Moden Philosphy 101

Hey Matt,

Hope all is well. I just read "A guide to philosophy in six hours and
fifteen minutes." by Witold Gombrowicz. As you know, I am not a big
philosophy guy, but I did really enjoy this book.

It runs through the main modern philosophers Kant, Shopenhauer,
Nietzshe, Sartre, Marx and Hegel. Super quick, to the point and great

I enjoyed Shopenhauer's impression of the will to live as being more
the will to be – the rock, the tree, the person all want to be, not
live. Of course for the living object, the only way to be is to live.
What is living? If complete self-awareness = living, then humans are
almost exclusively the only living things. This seems very dangerous
as it 'allows' us to exploit objects. Or maybe not (if to be is the
same as living, then what right do we have to change the state of the
rock or tree)?

"The hegelian idea: for earlier philosophy man was subject to a moral
law instituted by god, or as in Kant, subject to a moral imperative.
In other words, man functions, but the law already exist. Hegel
promoted the notion that everything moves. In advancing Man creates
his own law. Not only man, but laws are in progress because they are

I liked that as it describes the evolution of the state and society in
general. The analysis was too superficial, but I would image that
there must be some fixed laws, but that the majority are maluable and
evolving. Or perhaps human laws are simply evolving towards
imperatives which we have not yet identified?

The concept of phenomenological method is very interesting. As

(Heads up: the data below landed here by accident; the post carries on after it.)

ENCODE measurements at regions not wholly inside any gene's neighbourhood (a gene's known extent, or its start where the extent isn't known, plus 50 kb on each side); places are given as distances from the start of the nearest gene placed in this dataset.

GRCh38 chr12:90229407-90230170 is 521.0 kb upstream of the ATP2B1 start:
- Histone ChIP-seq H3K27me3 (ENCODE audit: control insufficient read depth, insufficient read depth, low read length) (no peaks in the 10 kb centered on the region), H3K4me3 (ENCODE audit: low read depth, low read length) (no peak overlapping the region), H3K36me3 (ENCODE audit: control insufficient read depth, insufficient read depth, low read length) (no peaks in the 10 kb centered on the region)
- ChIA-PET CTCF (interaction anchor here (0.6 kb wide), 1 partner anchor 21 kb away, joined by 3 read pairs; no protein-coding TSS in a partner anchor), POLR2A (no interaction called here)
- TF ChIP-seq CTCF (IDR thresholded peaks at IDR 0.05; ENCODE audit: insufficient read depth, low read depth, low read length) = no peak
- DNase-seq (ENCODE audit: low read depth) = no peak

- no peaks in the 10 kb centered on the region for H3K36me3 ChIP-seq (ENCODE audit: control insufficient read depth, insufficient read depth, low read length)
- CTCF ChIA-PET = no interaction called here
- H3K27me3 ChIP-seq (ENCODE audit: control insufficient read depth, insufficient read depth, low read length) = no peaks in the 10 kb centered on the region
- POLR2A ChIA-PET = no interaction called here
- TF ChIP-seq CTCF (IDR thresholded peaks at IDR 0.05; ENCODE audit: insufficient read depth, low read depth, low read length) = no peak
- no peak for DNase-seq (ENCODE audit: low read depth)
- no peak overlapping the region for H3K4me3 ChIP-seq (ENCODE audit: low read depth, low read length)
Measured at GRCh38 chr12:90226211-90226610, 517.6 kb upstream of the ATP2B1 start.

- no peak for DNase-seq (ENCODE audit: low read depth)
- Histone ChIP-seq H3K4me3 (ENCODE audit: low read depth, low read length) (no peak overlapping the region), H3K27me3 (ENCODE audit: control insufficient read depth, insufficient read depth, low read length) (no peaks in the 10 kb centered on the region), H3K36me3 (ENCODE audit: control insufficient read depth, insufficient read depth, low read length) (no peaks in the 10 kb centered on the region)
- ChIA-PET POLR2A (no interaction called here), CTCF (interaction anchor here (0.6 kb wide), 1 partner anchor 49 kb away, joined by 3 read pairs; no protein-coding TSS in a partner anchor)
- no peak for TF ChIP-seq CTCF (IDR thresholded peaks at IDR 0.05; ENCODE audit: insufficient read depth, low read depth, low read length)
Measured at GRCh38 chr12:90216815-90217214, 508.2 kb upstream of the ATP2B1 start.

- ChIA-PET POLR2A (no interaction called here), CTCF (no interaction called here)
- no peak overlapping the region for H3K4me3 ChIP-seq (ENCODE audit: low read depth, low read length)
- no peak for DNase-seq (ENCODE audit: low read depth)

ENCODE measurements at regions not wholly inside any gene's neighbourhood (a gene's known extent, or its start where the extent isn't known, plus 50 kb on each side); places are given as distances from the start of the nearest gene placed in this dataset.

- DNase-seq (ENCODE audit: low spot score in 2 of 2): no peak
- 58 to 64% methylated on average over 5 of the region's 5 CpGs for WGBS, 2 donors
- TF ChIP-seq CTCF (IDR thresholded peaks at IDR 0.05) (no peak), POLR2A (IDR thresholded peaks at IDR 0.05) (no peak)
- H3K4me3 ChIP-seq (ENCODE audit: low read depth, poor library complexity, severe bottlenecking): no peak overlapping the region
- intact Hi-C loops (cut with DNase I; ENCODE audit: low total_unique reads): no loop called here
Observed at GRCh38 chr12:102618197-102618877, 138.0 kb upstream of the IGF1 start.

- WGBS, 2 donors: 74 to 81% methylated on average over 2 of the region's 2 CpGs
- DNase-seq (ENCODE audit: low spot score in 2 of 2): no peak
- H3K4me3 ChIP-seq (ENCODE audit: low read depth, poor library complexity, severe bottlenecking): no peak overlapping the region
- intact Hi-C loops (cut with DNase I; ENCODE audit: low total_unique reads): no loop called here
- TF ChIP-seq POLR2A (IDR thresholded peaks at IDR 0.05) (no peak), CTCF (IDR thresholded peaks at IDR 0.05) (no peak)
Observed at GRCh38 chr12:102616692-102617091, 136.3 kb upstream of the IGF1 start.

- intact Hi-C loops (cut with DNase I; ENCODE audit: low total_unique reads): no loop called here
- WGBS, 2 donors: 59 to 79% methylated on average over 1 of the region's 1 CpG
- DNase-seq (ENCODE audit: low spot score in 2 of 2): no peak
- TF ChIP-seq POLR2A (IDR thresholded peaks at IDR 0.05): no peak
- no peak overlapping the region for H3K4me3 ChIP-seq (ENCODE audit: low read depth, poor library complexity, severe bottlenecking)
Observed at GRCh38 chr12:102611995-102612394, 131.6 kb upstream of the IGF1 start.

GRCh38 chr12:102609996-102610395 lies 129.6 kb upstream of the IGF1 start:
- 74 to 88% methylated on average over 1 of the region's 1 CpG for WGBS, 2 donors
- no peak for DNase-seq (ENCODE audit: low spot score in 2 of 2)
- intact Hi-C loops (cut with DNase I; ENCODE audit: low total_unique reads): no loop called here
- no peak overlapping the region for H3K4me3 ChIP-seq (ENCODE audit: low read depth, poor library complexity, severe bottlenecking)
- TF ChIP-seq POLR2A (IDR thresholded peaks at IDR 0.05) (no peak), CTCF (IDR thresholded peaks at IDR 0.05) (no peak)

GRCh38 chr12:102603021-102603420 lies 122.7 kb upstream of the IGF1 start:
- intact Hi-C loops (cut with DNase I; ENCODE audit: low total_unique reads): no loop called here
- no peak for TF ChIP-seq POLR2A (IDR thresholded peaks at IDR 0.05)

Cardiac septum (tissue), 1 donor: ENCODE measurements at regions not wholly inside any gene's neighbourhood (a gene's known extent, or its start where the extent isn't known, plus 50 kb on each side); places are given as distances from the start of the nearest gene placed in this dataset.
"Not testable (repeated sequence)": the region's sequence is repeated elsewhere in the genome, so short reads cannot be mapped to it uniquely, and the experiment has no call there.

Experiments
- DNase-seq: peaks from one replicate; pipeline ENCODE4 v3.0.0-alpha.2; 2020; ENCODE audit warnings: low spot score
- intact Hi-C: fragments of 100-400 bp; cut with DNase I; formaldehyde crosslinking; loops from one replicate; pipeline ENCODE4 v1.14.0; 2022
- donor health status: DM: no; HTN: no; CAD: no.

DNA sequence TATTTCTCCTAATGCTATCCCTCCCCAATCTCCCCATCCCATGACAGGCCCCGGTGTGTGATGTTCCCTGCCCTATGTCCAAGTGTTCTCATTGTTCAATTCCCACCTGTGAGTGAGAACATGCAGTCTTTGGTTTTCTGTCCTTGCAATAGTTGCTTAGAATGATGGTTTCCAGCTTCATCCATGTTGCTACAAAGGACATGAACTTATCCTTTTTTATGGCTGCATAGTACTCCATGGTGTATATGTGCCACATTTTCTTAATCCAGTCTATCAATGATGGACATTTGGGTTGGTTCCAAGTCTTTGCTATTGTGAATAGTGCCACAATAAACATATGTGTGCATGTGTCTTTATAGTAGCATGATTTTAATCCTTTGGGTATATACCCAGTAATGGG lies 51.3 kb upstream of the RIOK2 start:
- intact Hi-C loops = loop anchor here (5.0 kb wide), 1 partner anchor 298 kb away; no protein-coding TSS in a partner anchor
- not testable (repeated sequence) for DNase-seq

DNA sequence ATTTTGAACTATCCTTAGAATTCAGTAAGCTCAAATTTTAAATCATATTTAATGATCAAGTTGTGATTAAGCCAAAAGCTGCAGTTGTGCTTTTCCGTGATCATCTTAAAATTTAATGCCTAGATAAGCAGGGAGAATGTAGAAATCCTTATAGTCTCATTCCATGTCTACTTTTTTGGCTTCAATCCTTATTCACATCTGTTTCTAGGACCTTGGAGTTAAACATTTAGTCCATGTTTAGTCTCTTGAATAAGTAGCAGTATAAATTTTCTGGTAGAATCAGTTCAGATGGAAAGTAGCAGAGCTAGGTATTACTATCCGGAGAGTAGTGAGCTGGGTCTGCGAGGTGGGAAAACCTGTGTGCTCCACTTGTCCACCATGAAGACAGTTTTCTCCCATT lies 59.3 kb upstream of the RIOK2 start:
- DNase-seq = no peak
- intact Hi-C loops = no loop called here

proposed by Husserl, this idea of looking at everything as phenomena
and not objects seem very powerful. It can even be tied back the black
swan effect (i.e. just because you see 100000 white swans, it does not
mean that all swans are white – in fact some are black). Also it helps
put limitations on our reality as opposed to the reality of another
being in another dimension (ant vs. human or Newtonian physics vs.
einsteinium relativity vs. quantum mechanics and string theory).

The difference between classical philosophy which was a philosophy of
things vs the moden externalised philosophy which is a philosophy of
being. As such the only things that are conscious are things. Every
object is an object plus being. I have been informed that Sartre has
largely been proven wrong? Is this core correct or not and why? (not
that I think he is right).

I really liked the idea of humans having two states. I am a conscious
being, but everyone else is simply an object with actions and
reactions. This can be linked to basic physics: the theories of
light: both corpuscular and undulatory. So man is divided between the
subjective and the objective.

Practically, look a the way people act towards their own children and
towards children in poor countries. They care more for what they
consider 'real and alive' and what they consider quasi-objects. With
more charity work going on in the world, are we becoming more
subjective thanks to improved communication between peoples?

This can be traced to the way we view other peoples. Athenians viewing
other Greeks as subhuman, then the Persians, the just blacks, then
just women, then we are all equal. Great TED talk by Rober Wright on
non-zero sum dynamics. Comes back to an evolution of laws as proposed
by Hegel.

Man is a moderate being who needs as moderate temperature. He neither
exists in the microcosm (behaviours of cells and molecules) or the
macrocosm (the universal laws, relativity, …). So true. there is s
great TED talk by a astrophysicist on this topic. I mentioned this
concept to my friends, but I was laughed at as one of those kids who
says 'wooooooo look at the shiny stars and how insignificant we are'.

Our reality is between these two worlds (micro and macro), but does
our ability to know about the other two worlds alter our reality?

According to Marx, What comes from the top is inevitably a luxury and
what comes from the bottom is reality. This seems very true, take a
look at the effectiveness of open source software, micro-finance and
other bottom-up initiatives.

Lots of food for thought. Hope your studies are going well. Hit me
back with a reply when you get a chance.

– Jonathan

Published on October 28, 2007